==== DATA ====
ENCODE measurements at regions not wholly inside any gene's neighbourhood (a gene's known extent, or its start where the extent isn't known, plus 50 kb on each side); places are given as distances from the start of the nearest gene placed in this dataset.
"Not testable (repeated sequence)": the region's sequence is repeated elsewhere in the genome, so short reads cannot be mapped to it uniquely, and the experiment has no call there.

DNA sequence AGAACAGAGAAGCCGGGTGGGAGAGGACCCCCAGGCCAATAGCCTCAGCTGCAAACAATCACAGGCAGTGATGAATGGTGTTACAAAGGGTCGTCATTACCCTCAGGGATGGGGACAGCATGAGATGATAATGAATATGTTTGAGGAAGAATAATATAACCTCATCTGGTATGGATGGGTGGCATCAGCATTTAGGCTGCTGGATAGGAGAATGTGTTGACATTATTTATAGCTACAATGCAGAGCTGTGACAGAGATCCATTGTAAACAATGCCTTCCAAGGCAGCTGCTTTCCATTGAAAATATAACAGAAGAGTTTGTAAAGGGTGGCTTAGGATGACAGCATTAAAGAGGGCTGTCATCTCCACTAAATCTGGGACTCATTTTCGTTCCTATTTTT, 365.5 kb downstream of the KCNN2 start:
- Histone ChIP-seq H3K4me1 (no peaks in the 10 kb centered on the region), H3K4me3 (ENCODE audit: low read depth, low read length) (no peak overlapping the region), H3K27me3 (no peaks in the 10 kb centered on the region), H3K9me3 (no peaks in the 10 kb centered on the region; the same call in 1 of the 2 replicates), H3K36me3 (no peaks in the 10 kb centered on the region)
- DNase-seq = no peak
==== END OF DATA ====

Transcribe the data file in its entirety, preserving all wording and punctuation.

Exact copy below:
ENCODE measurements at regions not wholly inside any gene's neighbourhood (a gene's known extent, or its start where the extent isn't known, plus 50 kb on each side); places are given as distances from the start of the nearest gene placed in this dataset.
"Not testable (repeated sequence)": the region's sequence is repeated elsewhere in the genome, so short reads cannot be mapped to it uniquely, and the experiment has no call there.

DNA sequence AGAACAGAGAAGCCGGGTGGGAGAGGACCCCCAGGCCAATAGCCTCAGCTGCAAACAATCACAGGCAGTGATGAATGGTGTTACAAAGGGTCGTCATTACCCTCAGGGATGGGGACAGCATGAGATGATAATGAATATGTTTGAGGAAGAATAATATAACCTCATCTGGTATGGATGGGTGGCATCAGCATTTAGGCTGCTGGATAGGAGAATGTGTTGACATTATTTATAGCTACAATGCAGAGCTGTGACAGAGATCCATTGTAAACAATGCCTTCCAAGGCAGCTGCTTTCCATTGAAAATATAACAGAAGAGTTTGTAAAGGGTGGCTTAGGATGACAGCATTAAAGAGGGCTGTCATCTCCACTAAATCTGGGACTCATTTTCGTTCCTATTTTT, 365.5 kb downstream of the KCNN2 start:
- Histone ChIP-seq H3K4me1 (no peaks in the 10 kb centered on the region), H3K4me3 (ENCODE audit: low read depth, low read length) (no peak overlapping the region), H3K27me3 (no peaks in the 10 kb centered on the region), H3K9me3 (no peaks in the 10 kb centered on the region; the same call in 1 of the 2 replicates), H3K36me3 (no peaks in the 10 kb centered on the region)
- DNase-seq = no peak